Venice Italy Top Travel Tips

VENICE…Everyone must visit Venice Italy in their lifetime, while exploring the Italian coast or before embarking on an Adriatic cruise. This amazing aqueduct city has inspired artists, architects, and musicians for centuries.

Venice is in northeastern Italy, above the captivating city of Florence, on the coast. Venice is actually comprised of 118 small islands connected by canals and bridges. The marshy Venetian Lagoon lies between the Po and the Piave Rivers.

Architecturally, Venice is like no other, a floating city and a “city of canals” at every turn – with tight walkways lined with towering stone buildings – it is a marvel to explore. It’s also incredibly confusing as each alley way starts to look the same and only leads to another canal and beautifully carved stone bridge…


A boat ride in a Vaporetta up Venice’s Grand Canal is a grand entry. You quickly recognize the magnificent buildings – more like boat houses – seem suspended on the sea, no green lawn or grass land. The entire island is constructed on wooden piles, still original, after centuries of sea exposure. The grand brick palaces and heavy stone church foundations rest on pilings, supported only by sand and mud and clay. Amazing that the wood has not decayed and the entire Venice collapsed, but the piles were made from alder tree trunks and the sea has preserved them. Efforts to preserve Venice’s engineered piles, and to clean up the water are apparent. Venice does still flood, as evidenced by the rain boots sold in shops and the watermarks throughout the city.

Strolling Venice’s complicated canal streets, it’s okay to get lost- its expected and recommended. The beauty of Venice is best enjoyed by flowing with the stone walkways along the water, discovering quiet cafes and the grand squares, enjoying Italian cappuccino at a café on a canalway, admiring Venetian masks, gold and handmade lace in boutiques.

San Marco’s Piazza and Church is the art and soul of Venice. The massive St Mark’s Square is a carnival of tour groups, tourists, cart sales and colors by day and extraordinary large and looming at night with St Mark’s Basilica as its grand focal point.

For the best view, The Campanile…take the early morning elevator ride to the top of The Campanile, this is St Mark’s Square bell-tower, by St Mark’s church (not for those who fear heights however).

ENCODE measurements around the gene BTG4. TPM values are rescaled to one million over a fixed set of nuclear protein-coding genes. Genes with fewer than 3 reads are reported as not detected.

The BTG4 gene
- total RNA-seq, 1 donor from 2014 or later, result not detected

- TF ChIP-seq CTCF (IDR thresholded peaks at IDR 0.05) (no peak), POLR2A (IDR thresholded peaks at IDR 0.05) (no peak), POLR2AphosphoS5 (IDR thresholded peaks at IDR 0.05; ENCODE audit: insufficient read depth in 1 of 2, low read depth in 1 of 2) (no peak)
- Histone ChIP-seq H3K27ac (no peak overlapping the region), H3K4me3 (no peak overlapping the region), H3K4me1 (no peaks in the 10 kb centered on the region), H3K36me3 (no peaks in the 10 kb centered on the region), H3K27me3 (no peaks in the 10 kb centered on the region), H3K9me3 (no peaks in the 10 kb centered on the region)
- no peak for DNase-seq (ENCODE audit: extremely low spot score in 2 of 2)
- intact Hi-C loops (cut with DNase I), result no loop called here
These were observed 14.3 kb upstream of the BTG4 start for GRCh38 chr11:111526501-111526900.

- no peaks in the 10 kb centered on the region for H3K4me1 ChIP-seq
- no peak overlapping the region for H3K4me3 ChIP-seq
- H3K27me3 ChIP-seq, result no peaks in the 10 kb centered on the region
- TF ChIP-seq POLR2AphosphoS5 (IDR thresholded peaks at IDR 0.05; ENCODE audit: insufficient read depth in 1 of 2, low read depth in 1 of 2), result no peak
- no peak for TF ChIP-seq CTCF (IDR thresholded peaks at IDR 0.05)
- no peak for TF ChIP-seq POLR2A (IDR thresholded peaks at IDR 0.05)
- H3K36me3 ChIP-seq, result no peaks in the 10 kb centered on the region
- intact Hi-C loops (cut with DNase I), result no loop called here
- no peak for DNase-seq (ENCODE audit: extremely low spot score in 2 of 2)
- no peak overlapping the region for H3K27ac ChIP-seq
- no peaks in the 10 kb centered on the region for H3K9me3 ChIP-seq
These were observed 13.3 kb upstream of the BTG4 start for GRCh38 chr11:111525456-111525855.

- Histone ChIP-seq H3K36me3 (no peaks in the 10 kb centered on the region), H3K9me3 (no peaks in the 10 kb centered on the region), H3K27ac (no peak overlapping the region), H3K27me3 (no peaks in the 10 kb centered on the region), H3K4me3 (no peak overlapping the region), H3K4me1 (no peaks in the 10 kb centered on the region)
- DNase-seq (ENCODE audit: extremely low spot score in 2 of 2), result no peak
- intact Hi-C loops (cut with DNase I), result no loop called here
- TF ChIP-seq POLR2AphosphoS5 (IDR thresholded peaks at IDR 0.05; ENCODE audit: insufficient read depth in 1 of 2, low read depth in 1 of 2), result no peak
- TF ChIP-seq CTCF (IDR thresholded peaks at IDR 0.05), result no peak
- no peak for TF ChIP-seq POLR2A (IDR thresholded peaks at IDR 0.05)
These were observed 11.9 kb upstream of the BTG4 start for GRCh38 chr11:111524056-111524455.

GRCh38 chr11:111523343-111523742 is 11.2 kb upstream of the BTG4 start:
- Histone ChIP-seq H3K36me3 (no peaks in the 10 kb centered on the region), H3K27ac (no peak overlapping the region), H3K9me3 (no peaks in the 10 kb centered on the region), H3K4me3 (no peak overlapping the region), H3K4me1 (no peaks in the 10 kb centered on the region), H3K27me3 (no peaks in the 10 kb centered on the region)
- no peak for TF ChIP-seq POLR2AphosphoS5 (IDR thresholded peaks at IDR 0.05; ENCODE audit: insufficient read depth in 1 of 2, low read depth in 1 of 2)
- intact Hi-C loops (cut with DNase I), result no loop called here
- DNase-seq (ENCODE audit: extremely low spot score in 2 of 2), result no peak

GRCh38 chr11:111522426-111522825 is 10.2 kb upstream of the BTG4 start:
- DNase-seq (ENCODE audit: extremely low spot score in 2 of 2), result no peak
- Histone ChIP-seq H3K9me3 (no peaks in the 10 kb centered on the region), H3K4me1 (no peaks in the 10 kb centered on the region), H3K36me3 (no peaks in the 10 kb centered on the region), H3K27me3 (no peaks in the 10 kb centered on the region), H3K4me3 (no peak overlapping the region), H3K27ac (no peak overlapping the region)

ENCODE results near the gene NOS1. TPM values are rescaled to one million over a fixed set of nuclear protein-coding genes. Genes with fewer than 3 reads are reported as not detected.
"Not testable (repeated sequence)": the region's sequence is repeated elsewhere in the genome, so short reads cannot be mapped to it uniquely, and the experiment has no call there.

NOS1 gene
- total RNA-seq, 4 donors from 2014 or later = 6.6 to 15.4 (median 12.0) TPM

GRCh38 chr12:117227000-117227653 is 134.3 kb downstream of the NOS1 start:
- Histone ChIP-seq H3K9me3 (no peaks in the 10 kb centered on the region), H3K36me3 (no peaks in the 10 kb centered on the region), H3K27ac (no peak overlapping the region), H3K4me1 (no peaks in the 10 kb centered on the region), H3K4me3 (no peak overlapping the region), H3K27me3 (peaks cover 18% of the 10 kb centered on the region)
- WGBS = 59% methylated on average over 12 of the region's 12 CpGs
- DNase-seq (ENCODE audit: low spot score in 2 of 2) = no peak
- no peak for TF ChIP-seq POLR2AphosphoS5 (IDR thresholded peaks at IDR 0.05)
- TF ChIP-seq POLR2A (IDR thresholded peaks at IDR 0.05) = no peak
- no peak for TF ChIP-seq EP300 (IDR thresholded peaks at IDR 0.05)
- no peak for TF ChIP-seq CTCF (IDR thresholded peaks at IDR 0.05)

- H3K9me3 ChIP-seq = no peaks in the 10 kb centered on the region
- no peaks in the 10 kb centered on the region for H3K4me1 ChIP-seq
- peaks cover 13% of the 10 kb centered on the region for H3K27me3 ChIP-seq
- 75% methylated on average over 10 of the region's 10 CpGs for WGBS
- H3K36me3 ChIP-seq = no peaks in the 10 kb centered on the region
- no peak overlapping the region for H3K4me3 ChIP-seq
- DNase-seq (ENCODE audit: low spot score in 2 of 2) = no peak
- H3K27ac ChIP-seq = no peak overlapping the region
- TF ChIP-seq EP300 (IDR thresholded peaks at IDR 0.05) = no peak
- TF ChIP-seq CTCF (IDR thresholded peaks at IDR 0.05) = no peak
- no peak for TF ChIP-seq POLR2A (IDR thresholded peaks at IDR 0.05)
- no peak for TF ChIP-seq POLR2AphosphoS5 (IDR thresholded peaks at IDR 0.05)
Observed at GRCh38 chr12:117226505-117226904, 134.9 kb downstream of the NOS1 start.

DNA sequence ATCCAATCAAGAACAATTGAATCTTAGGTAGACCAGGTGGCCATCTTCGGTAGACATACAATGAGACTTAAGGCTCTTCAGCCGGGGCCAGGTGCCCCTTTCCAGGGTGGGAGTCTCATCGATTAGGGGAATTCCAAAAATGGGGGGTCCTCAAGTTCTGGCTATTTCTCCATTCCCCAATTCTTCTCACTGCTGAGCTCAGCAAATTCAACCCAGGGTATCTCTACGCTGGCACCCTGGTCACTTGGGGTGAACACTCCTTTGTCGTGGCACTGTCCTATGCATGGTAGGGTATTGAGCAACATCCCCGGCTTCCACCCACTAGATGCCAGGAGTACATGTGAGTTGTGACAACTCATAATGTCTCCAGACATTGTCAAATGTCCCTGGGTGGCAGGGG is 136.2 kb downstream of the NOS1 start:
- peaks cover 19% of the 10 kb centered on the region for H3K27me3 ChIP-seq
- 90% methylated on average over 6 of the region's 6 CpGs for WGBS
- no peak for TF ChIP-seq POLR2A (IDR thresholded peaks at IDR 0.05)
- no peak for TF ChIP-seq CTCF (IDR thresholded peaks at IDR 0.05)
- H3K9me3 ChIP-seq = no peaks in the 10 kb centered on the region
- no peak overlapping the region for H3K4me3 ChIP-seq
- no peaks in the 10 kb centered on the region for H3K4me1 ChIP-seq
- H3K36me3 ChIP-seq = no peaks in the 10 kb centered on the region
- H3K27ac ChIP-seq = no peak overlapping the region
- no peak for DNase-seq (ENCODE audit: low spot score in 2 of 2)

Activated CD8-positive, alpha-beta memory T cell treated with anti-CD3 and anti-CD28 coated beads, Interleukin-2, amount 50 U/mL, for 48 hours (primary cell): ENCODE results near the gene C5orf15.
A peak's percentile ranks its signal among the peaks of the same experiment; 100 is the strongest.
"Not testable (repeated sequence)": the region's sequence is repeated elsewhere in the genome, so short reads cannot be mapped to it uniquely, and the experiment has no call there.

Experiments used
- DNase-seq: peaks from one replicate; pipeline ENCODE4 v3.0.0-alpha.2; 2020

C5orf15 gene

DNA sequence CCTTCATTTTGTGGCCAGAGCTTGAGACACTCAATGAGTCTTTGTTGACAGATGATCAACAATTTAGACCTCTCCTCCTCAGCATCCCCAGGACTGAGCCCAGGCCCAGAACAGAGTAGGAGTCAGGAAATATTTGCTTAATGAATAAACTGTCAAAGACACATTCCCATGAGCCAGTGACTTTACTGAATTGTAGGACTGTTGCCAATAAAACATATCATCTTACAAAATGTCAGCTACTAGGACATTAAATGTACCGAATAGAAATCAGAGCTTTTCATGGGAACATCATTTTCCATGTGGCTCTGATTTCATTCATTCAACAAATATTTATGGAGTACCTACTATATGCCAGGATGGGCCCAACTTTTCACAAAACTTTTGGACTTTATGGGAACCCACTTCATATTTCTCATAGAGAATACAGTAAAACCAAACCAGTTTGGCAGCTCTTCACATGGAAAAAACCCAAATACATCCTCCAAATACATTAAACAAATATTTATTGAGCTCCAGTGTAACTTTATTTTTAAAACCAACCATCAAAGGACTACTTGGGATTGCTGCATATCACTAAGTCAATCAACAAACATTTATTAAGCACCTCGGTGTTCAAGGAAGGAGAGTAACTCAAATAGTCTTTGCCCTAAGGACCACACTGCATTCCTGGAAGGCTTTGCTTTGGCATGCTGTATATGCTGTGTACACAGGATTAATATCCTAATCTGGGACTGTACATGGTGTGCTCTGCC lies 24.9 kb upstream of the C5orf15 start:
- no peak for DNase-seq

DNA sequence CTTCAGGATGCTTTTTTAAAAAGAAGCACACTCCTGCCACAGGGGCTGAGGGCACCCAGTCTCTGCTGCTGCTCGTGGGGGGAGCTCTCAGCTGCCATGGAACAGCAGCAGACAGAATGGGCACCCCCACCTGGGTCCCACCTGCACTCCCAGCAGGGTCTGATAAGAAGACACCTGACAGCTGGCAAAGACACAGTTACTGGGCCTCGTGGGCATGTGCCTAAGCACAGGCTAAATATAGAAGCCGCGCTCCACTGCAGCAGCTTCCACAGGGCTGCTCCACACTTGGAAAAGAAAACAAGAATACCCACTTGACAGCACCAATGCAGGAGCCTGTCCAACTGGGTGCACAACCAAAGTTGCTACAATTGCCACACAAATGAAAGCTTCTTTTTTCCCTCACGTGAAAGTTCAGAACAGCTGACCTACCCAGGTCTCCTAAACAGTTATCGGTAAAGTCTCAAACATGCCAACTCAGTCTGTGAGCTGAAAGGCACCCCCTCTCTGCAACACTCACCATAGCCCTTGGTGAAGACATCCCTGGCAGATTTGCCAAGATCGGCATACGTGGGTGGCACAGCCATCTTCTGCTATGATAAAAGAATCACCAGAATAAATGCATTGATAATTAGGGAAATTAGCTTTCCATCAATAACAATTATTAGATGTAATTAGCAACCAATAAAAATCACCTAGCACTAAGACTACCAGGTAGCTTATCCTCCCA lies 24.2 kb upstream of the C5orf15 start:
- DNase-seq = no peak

The Doge’s Palace, and the Bridge of Sighs, is another must stop to see the wealth and fascination with art and music of the aristocracy of Venice. On the flip side, imagine the last view of the sea and sunlight for prisoners in medieval and renaissance times as they passed over the Bridge of Sighs to their imprisonment.

Venice in the Middle Ages and Renaissance was the hub for the Crusades and a key commerce center given its sea ways. From the 13-17th century, Venice thrived on trading of silk, grain, and spice. Venice’s art scene therefore flourished with opera (home of Vivaldi) and symphony and fine art. You sense the history and wealth as you explore Venice’s narrow winding walkways and see the extravagant detail on doorways, bridges and storefronts.

Rialto Market is amazing, a lively outdoor Italian market where locals sell their wares, fresh fish – with heads and tails and tentacles attached. Beautiful vegetable and flowers line the Rialto Square along with sunglasses, hats, jewelry, leather bags and masks from cart vendors.

The Rialto Bridge is a photographer’s dream, where many lovers have proclaimed their passions… Venice is romantic and notably more so at night when day visitors and cruise ship passengers have left the lovely streets more calm and quiet. We enjoyed dining out at an alfresco café, sharing a carafe of local wine, grissini (surprisingly hard bread), panino and fish soup (paella), and risotto. After dinner, a gelato as you roam the riverfront streets is the perfect conclusion.

Two days in Venice is our recommendation, this classic canal enclave is amazing on your first visit, the centuries’ old architecture and beautiful little boutiques selling art, Venetian lace and masks are magical at first pass. But after two sweltering days, yes Venice gets very hot and steamy, navigating through the throngs of tourists, each mask shops begins to blur with the previous one, and you will be ready to navigate your way to other more intimate parts of Italy like Cinque Terre– the Italian Riviera, or out to sea aboard Azamara for an Adriatic cruise.

Venice is a major cruise ship port given its location on the Adriatic Sea, in fact another nickname for Venice is the “Queen of the Adriatic”, in addition to the “City of Water”, the “City of Masks”, “City of Bridges”, “The Floating City”, and “City of Canals.”

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